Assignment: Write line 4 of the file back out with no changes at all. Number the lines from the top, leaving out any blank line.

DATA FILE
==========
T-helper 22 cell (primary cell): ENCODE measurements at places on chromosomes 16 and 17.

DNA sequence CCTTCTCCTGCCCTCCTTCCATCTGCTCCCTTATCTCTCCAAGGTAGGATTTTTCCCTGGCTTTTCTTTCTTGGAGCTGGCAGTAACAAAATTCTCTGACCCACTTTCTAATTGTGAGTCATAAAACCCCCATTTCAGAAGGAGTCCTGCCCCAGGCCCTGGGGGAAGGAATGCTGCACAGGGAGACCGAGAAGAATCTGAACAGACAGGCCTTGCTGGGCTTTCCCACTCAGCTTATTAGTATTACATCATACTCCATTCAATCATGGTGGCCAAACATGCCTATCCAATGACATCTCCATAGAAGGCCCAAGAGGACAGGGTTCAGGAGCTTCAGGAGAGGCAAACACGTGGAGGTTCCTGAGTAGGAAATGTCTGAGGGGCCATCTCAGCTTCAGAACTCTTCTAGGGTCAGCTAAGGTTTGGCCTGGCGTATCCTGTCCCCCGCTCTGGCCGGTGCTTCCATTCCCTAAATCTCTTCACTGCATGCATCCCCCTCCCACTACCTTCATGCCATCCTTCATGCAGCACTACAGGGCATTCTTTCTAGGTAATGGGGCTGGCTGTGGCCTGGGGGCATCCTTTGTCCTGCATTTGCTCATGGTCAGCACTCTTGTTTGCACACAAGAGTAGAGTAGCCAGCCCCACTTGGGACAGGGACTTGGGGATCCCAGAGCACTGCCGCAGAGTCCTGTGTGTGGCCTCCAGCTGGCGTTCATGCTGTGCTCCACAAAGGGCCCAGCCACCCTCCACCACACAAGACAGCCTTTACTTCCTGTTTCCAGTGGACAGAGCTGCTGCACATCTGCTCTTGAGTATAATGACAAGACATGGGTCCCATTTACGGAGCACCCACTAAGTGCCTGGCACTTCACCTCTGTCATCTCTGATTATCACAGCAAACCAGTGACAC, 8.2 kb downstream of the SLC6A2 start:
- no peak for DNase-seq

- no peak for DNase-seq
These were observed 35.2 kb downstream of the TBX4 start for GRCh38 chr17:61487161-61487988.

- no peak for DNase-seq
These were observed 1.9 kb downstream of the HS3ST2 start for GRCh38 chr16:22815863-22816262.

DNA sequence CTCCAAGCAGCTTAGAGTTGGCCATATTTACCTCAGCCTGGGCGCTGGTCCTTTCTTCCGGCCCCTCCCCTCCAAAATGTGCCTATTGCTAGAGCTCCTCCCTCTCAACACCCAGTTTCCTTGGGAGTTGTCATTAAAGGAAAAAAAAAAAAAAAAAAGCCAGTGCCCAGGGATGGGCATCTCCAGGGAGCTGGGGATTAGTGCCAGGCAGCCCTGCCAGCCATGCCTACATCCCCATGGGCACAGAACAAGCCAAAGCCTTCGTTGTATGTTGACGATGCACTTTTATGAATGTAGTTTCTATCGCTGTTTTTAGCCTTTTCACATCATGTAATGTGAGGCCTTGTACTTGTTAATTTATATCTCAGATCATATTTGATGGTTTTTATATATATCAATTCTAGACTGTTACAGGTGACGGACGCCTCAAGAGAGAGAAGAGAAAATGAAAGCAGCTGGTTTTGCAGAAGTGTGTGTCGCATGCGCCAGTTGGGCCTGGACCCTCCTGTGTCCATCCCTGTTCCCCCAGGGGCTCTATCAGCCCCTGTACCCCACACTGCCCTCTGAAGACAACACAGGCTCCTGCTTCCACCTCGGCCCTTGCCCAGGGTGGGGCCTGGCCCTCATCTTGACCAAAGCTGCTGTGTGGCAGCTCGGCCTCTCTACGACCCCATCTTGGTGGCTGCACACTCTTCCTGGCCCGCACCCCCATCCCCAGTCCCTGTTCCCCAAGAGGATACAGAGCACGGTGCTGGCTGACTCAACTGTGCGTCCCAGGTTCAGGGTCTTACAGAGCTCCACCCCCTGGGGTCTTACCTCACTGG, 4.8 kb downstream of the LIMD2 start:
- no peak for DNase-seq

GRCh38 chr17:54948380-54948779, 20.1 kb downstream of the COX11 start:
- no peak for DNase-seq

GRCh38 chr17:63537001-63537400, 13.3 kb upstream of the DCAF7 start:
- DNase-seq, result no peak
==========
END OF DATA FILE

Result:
- no peak for DNase-seq